Article Published: March 5, 2015
Article Published: March 5, 2015
By Robert S. Seiner, Contributing Writer, @RSeiner
Data and information lie at the heart of everything we do. In many ways that is a positive thing. In many ways it can be negative thing too. Let me explain. It’s all in the data.
Highmark, UPMC and AHN rely on their data. Their data includes patient, claims and doctor and hospital data, but we are all impacted more by the in-and-out of network data, policy and coverage data. Data is their business. It’s all in the data.
The University of Pittsburgh, CMU and Duquesne rely on their data. Their data includes student, academic and financial data, but we are all impacted more by the tuition, scholarship and gainful employment data. Data is their business. It’s all in the data.
Manufacturing companies like USS, PPG and Alcoa rely on their data. Their data includes customer, product, service and cost data, but we are all impacted more by the employment, stock price and production data. Data is their business too. It’s all in the data.
The same holds true for banks, service and retail companies, government, start-ups, established companies, for-profit and not-for-profit organizations. Data defines their business and it’s all in their data too. As I said in the opening paragraph, data lies at the heart of everything we do. And this only scratches the surface of YOUR relationship to data.
This issue of TEQ names the winner of the PTC CIO of the Year Award and their closest competitors. For laypeople, the CIO is the Chief Information Officer—a role, in the winner’s case, associated with the innovative management of information and technology at the C-Level of their organization. The power under the CIO’s guidance is referred to as Information Technology (or IT to most people), although the CIOs I know spend more of their time focused on security, delivering systems and supplying value to the business through the combined use of… information and technology. Data is not always included as a variable in the CIO’s equation equal to the others. Thus the introduction, several years back, of the need for the business role of Chief Data Officer or CDO. It’s all in the data.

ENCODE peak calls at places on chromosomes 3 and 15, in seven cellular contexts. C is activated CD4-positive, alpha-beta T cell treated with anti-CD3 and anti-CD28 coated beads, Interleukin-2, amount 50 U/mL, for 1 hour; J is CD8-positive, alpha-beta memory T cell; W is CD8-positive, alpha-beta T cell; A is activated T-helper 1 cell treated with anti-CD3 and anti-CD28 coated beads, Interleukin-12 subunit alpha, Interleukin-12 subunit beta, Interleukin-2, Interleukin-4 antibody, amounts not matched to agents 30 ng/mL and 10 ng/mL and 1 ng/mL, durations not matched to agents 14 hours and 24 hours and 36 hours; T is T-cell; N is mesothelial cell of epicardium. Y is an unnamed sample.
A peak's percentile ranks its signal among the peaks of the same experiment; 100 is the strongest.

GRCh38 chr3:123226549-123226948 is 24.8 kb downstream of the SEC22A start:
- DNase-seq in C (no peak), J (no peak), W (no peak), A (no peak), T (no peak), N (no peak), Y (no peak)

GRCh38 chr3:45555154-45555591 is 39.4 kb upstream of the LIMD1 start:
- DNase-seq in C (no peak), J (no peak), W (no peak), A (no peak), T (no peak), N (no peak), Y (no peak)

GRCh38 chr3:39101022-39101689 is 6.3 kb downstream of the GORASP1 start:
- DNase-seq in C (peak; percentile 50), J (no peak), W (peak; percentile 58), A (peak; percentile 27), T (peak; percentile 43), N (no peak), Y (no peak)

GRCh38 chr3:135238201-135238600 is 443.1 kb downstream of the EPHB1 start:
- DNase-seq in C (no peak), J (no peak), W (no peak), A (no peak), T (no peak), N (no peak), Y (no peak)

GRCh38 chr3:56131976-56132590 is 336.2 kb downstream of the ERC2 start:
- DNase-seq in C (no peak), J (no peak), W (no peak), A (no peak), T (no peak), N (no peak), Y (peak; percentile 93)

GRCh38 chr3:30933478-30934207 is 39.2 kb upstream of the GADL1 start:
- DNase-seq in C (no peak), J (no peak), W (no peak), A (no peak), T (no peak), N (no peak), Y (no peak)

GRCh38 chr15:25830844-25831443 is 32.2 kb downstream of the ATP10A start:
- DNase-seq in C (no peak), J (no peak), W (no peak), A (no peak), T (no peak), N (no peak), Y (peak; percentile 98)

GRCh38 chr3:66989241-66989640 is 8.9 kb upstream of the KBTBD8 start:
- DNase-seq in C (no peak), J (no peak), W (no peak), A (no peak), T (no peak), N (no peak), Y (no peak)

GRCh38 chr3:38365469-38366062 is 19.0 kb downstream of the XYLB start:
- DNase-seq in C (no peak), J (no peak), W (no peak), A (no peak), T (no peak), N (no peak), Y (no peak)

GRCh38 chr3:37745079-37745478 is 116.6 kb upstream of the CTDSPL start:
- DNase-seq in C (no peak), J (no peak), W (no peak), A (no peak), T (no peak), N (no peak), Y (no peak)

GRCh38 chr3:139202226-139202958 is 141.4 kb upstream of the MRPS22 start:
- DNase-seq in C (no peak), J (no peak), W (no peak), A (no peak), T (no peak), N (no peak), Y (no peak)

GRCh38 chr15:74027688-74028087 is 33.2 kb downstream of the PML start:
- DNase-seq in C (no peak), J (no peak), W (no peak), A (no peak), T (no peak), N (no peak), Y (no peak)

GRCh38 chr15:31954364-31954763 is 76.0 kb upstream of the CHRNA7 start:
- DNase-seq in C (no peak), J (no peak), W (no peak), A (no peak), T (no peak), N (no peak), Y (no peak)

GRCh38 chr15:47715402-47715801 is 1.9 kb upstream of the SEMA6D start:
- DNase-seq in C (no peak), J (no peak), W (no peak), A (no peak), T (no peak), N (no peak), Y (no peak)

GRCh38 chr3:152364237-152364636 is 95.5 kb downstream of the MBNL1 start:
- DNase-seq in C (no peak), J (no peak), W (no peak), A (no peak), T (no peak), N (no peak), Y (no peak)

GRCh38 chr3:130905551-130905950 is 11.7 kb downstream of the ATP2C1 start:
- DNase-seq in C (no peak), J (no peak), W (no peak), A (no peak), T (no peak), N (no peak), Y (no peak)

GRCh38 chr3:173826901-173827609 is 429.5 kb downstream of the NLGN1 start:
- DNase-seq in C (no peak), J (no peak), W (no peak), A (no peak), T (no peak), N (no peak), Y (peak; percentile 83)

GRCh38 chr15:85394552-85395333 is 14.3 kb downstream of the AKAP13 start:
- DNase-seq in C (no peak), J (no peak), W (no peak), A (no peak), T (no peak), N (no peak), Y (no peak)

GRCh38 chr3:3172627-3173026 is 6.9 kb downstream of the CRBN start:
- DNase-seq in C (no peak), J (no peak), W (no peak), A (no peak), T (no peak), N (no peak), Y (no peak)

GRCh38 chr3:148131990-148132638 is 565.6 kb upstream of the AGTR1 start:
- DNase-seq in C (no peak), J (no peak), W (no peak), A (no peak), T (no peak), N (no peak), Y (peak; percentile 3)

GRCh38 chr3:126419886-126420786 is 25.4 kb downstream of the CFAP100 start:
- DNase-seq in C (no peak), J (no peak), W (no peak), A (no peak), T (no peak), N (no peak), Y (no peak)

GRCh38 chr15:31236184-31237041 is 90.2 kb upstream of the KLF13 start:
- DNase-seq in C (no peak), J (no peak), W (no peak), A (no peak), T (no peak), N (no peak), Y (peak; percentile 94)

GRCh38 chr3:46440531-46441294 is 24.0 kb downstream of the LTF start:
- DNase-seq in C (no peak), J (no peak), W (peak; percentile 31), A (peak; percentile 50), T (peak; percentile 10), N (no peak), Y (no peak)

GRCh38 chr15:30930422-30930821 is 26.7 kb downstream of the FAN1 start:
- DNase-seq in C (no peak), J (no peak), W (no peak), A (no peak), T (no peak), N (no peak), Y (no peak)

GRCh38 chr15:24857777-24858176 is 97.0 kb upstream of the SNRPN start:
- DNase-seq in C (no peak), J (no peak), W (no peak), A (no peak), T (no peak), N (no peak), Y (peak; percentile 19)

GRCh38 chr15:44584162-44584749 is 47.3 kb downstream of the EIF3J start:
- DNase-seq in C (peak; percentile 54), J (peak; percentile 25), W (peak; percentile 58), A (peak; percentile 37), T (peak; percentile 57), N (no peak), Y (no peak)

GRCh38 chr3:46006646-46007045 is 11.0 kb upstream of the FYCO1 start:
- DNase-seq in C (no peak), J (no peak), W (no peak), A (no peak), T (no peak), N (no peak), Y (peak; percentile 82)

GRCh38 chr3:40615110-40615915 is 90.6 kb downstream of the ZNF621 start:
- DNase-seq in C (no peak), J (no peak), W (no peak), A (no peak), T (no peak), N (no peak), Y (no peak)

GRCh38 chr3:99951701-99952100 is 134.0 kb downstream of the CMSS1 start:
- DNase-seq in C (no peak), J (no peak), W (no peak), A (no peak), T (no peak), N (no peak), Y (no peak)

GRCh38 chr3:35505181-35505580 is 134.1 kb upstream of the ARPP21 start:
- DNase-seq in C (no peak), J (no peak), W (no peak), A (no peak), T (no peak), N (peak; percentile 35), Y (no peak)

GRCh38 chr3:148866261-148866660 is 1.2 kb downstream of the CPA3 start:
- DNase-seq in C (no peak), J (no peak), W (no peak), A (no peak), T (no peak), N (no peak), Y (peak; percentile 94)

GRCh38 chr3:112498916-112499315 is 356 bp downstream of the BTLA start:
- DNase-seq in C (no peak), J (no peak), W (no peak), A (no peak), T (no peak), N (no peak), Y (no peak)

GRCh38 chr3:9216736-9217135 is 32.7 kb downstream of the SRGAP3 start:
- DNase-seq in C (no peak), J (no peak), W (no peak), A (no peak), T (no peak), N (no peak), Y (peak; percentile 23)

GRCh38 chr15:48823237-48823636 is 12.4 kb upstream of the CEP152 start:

Data leads to positive and negative outcomes for all organizations. Positive when you consider that it can result in effective decision-making, customer intimacy and steering an organization in a positive direction. Negative when it comes to building a fortress around the data to serve, protect and gain value from our customers, employees and secrets. Data has an impact in both of these ways—repeatedly and without fail. The Chief Data Officer typically has responsibility for all aspects of only one thing … the business data. This is different than the responsibilities of the CIO. Many organizations are recognizing this fact and jumping on the CDO bandwagon.
The job description of the CDO often reads like a “who, what, where, and how” of the business of managing the organization’s data. Data Governance, by my definition—“the execution and enforcement of authority over the data,” has become the most valuable tool of the CDO. Organizations in Pittsburgh have lagged behind the times when hiring CDOs and addressing data governance as a discipline. If you agree that data is a highly valued enterprise asset, you should be (if you are not already) looking at hiring a CDO or some equivalent position. At a minimum you should have somebody accountable for governing your business data.
It is about time organizations in Pittsburgh manage their business data as a valued enterprise asset. That includes the introduction of the Chief Data Officer position with significant measureable responsibility for determining what kinds of data and information the enterprise captures, protects, retains and uses and for what purposes. The related-sounding Chief Information Officer often does not hold that type of business accountability, but rather is responsible for the systems or pipeline through which data is passed and is stored. And we all know… It’s all in the data.
Bob Seiner, of Pittsburgh-based KIK Consulting & Educational Services (KIKConsulting.com), is a specialist in the fields of data governance and information resource management. Bob has worked for many notable organizations locally, nationally and globally in industries as varied as education, healthcare, finance, insurance, manufacturing, distribution and energy. Bob has a unique approach to assisting organizations to manage their data and information better. Bob can be reached for consultation or interview at firstname.lastname@example.org or 412.220.9643.
Copyright © 2015 – Robert S. Seiner